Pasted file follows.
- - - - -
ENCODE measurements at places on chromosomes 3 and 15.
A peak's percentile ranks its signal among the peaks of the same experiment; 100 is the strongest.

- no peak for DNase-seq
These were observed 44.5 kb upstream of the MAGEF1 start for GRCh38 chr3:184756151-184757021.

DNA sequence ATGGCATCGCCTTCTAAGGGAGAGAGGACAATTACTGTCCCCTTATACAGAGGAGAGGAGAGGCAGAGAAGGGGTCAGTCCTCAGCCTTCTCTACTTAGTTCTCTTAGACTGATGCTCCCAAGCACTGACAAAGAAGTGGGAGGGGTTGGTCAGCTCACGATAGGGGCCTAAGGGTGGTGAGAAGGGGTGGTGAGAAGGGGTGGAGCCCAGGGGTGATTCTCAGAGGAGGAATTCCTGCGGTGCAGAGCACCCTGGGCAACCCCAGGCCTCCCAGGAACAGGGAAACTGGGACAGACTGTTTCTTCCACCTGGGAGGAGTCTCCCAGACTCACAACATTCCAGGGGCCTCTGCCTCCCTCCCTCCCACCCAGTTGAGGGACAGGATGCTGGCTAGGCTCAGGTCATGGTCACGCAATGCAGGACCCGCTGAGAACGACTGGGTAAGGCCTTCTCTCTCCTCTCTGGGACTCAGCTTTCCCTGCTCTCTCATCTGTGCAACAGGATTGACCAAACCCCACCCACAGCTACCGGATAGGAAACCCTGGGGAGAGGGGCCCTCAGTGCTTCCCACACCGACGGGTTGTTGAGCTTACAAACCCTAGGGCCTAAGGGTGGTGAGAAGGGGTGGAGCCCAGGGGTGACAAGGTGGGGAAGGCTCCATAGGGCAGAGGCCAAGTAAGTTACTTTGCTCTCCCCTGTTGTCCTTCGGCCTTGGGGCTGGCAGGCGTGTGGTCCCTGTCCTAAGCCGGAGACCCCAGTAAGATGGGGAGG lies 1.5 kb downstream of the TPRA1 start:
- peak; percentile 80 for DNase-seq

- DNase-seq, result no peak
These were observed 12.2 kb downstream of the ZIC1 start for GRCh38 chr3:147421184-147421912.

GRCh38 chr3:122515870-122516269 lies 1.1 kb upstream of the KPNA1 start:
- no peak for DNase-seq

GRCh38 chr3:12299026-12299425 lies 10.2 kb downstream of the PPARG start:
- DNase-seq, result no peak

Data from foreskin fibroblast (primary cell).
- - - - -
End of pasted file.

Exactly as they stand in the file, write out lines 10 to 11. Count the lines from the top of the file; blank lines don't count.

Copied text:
- no peak for DNase-seq

GRCh38 chr3:12299026-12299425 lies 10.2 kb downstream of the PPARG start: